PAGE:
Taxable Life Insurance Benefits
Life insurance death benefits are usually a lump sum of money paid to beneficiaries that is tax-free. Sometimes there are circumstances when the death benefits are subject to taxes. For instance, when they are paid in installments or exceed a certain threshold.
Life insurance is a great way to ensure your beneficiaries are well looked after in the event of death. It ensures there is money for college, mortgage and other necessities. Other large amounts of money, like lottery winnings, will be taxed. So are life insurance benefits taxable? Not usually.
Life Insurance and The Tax Code
This article is meant to clarify what is taxable and what isn’t when it comes to life insurance. There are specific sections of the U.S. tax code that determine that. These code sections are guidelines for tax insurance rules.
Tax code sections to be familiar with:
- U.S. Code, Title 26, Subtitle A, Chapter 1, Subchapter B, Part III, § 101 – Certain death benefits — This section discusses benefits received by “reason of death.” It sets the groundwork for the circumstances under which someone receives life insurance benefits, including accelerated death benefits — benefits from an insured who hasn’t died but is terminally ill.
- U.S. Code, Title 26, Subtitle F, Chapter 79, § 7702 – Life insurance contract defined — In short, this section answers the question, “what is life insurance?”
- U.S. Code, Title 26, Subtitle A, Chapter 1, Subchapter L, Part I, Subpart B, § 803 – Life insurance gross income — This section notes that dividends are not taxable — something that’s important in permanent cash-value life insurance policies.
It’s not essential for a policyholder to know all about the U.S. tax codes; an estate planner can help clear up any misunderstanding you may have and help determine what is taxable and what isn’t.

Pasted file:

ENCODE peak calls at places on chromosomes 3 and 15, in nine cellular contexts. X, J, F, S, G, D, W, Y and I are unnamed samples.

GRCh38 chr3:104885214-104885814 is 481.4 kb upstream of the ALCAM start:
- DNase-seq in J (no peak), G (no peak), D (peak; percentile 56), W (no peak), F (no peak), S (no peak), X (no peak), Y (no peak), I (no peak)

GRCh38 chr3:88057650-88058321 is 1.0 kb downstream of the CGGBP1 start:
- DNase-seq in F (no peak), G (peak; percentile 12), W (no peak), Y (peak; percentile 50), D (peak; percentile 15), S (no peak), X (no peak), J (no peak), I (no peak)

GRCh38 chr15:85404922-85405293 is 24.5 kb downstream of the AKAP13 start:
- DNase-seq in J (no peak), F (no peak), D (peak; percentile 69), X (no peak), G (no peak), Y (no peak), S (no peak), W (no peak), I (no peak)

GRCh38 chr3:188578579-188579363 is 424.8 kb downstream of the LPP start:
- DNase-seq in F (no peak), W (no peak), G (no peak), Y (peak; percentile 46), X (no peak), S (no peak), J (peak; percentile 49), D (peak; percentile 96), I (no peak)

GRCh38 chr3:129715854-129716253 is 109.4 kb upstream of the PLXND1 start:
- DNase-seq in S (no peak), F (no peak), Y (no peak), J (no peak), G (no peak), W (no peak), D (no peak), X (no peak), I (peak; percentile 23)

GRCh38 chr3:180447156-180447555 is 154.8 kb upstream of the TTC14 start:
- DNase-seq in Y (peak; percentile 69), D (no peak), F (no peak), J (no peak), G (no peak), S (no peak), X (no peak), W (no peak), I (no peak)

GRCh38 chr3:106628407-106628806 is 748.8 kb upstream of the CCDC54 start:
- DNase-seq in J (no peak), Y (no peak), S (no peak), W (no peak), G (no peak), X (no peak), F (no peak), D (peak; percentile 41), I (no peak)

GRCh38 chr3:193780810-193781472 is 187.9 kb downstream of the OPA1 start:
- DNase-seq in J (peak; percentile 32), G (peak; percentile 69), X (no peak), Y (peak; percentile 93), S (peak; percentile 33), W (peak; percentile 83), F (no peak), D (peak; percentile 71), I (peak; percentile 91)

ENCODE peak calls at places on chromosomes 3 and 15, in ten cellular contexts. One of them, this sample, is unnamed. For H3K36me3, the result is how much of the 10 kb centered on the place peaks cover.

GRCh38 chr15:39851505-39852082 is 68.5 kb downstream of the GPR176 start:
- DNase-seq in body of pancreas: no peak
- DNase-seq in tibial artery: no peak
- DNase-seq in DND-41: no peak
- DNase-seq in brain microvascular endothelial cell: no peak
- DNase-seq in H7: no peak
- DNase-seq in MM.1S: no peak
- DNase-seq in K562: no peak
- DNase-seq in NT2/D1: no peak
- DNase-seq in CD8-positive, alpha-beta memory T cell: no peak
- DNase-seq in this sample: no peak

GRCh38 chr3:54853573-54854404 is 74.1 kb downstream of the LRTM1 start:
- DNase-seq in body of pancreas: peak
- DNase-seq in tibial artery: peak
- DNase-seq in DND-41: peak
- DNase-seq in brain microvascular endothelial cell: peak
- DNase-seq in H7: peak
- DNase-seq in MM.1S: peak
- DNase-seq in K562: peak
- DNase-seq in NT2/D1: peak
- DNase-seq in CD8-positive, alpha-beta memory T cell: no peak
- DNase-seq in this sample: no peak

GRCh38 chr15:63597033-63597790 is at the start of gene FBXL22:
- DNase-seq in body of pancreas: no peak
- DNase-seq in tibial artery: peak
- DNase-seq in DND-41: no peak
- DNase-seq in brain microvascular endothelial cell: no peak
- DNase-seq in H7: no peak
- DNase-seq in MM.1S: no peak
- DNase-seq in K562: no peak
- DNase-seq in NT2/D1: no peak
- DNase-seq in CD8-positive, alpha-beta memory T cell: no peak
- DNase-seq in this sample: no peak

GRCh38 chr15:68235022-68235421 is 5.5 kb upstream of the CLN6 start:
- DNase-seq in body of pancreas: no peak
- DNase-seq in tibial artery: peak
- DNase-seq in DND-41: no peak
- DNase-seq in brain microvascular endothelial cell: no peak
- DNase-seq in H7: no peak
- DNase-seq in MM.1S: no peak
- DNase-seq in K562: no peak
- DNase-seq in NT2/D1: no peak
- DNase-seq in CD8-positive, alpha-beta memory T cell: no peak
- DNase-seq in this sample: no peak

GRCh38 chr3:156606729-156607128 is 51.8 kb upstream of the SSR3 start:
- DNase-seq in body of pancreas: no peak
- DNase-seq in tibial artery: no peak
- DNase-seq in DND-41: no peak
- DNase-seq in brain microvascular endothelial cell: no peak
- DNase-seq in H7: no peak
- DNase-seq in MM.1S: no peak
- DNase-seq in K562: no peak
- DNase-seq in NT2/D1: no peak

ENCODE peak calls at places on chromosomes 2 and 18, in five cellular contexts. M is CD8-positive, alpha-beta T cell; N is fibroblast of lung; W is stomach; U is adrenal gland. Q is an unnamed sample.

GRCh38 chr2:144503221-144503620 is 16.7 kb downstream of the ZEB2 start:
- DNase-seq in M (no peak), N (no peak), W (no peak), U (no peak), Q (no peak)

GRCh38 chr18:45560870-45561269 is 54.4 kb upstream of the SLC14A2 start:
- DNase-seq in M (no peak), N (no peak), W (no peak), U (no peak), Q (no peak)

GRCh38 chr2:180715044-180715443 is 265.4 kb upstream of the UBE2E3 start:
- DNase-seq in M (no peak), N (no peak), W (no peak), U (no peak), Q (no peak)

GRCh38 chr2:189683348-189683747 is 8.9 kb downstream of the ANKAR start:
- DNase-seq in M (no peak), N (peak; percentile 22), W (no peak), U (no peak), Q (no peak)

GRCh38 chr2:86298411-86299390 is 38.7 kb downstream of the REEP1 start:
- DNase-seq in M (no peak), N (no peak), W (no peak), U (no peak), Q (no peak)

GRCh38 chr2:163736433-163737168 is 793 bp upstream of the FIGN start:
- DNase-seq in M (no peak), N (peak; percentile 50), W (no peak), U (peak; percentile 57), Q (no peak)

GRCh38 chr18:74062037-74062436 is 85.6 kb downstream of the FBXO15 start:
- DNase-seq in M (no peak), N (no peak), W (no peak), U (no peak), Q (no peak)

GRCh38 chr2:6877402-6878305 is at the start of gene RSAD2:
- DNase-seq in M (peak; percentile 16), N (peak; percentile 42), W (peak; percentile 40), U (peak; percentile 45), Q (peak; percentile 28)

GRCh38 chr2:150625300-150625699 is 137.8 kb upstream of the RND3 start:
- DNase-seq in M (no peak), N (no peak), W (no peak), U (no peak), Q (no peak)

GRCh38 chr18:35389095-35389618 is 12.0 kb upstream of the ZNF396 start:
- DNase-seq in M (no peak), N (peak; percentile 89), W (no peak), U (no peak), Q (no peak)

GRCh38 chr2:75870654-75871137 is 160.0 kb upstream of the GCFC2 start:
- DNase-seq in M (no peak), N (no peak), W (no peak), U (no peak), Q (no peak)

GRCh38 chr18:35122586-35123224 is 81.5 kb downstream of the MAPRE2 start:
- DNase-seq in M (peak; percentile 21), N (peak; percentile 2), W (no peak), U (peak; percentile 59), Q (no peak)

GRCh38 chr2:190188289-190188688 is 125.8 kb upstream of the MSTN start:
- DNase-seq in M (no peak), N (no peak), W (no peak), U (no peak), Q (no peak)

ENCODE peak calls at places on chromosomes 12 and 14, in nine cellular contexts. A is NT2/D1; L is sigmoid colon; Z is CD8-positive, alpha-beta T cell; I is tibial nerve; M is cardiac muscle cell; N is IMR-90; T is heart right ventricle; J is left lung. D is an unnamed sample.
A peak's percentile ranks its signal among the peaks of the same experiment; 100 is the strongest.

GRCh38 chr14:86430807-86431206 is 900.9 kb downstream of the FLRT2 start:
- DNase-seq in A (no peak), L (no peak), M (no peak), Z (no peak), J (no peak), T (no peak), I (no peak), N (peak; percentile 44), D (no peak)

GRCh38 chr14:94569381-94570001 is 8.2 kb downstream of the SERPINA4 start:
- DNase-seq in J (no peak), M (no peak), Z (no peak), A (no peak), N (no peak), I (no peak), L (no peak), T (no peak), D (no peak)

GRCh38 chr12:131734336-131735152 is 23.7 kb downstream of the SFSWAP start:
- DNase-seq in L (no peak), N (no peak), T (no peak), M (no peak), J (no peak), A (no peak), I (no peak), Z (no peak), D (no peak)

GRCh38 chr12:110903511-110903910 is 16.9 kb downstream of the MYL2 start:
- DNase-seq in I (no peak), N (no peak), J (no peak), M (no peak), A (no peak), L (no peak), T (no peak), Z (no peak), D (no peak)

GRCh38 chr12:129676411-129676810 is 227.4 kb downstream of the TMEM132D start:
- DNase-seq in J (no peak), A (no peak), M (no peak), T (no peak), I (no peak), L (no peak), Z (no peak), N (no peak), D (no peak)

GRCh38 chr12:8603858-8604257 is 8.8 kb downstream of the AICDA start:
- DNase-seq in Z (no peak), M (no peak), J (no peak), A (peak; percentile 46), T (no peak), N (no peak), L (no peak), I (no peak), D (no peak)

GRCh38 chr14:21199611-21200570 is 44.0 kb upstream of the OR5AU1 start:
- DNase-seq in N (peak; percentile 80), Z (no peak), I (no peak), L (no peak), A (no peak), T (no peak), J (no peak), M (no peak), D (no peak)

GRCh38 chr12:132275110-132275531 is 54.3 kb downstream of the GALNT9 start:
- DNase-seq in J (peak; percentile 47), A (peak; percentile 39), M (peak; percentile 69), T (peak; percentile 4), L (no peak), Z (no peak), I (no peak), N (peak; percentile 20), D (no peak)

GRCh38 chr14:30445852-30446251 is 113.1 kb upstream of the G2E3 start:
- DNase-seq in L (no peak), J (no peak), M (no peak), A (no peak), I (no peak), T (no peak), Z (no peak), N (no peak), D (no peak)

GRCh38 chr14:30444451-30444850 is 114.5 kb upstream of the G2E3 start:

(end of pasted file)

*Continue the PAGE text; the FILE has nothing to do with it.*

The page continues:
Types of taxes:
Generally a life insurance death benefit is not taxed, therefore income tax does not apply.
However, there are 3 kinds of taxes any beneficiary should be aware of and these are gift taxes, estate taxes, and generation-skipping transfer tax.
- Estate tax — The federal estate tax applies to high-value estates. As of 2018, the current estate tax threshold is $10 million. Any amount of your estate over the estate tax threshold is subject to taxation. In addition to the federal estate tax, states can also have their own estate or inheritance tax. Estate taxes are set against the estate, while an inheritance tax is levied on transferred assets.
- Gift tax — A federal tax on assets given as gifts. It’s in place to prevent people from avoiding taxes by “gifting” money rather than it being included in an estate. This most often comes into play when the policyholder is still alive and transfers a policy to a beneficiary. There is a lifetime exemption that is the same as the estate tax as well as an annual exemption ($15,000 as of 2018).
- Generation-skipping transfer tax — As the name implies, this applies to assets that skip a generation (for instance, a grandparent leaving property to a grandchild). It has the same exemption limits as the estate tax.
These taxes will not apply in every situation, and most people will be exempt from them due to their high limits. But they’re important to keep in mind, as they’re each a valuable component of estate planning.